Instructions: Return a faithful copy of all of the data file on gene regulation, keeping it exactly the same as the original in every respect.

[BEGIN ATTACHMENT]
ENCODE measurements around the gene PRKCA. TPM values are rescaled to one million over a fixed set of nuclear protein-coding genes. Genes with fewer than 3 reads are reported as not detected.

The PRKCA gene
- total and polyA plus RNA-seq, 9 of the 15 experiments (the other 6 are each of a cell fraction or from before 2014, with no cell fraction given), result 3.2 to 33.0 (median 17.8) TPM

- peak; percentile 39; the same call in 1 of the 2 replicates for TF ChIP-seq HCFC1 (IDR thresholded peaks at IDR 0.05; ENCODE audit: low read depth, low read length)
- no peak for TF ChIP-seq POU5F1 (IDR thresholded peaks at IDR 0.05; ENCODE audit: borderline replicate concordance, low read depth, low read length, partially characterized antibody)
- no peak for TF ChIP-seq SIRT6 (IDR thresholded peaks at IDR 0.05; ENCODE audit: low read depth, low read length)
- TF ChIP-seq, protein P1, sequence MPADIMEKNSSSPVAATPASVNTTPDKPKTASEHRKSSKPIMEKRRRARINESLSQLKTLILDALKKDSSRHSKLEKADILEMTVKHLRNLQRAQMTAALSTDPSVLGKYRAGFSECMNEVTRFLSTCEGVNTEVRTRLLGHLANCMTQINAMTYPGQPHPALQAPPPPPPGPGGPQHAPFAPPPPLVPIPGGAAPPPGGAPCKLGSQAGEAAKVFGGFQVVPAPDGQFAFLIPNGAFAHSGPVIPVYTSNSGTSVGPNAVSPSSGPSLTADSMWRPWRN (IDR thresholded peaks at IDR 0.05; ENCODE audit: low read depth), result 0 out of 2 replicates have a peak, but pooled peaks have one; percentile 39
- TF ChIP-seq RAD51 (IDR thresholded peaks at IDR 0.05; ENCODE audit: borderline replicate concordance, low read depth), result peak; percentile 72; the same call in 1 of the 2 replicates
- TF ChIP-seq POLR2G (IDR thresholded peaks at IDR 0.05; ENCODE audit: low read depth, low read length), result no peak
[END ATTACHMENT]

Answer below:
ENCODE measurements around the gene PRKCA. TPM values are rescaled to one million over a fixed set of nuclear protein-coding genes. Genes with fewer than 3 reads are reported as not detected.

The PRKCA gene
- total and polyA plus RNA-seq, 9 of the 15 experiments (the other 6 are each of a cell fraction or from before 2014, with no cell fraction given), result 3.2 to 33.0 (median 17.8) TPM

- peak; percentile 39; the same call in 1 of the 2 replicates for TF ChIP-seq HCFC1 (IDR thresholded peaks at IDR 0.05; ENCODE audit: low read depth, low read length)
- no peak for TF ChIP-seq POU5F1 (IDR thresholded peaks at IDR 0.05; ENCODE audit: borderline replicate concordance, low read depth, low read length, partially characterized antibody)
- no peak for TF ChIP-seq SIRT6 (IDR thresholded peaks at IDR 0.05; ENCODE audit: low read depth, low read length)
- TF ChIP-seq, protein P1, sequence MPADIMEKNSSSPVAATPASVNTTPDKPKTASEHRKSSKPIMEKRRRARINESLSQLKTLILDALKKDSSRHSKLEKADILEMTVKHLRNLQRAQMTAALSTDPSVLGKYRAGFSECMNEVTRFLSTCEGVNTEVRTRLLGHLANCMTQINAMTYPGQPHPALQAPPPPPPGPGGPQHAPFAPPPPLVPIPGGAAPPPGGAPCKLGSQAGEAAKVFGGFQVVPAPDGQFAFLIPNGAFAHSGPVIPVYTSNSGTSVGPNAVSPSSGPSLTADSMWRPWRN (IDR thresholded peaks at IDR 0.05; ENCODE audit: low read depth), result 0 out of 2 replicates have a peak, but pooled peaks have one; percentile 39
- TF ChIP-seq RAD51 (IDR thresholded peaks at IDR 0.05; ENCODE audit: borderline replicate concordance, low read depth), result peak; percentile 72; the same call in 1 of the 2 replicates
- TF ChIP-seq POLR2G (IDR thresholded peaks at IDR 0.05; ENCODE audit: low read depth, low read length), result no peak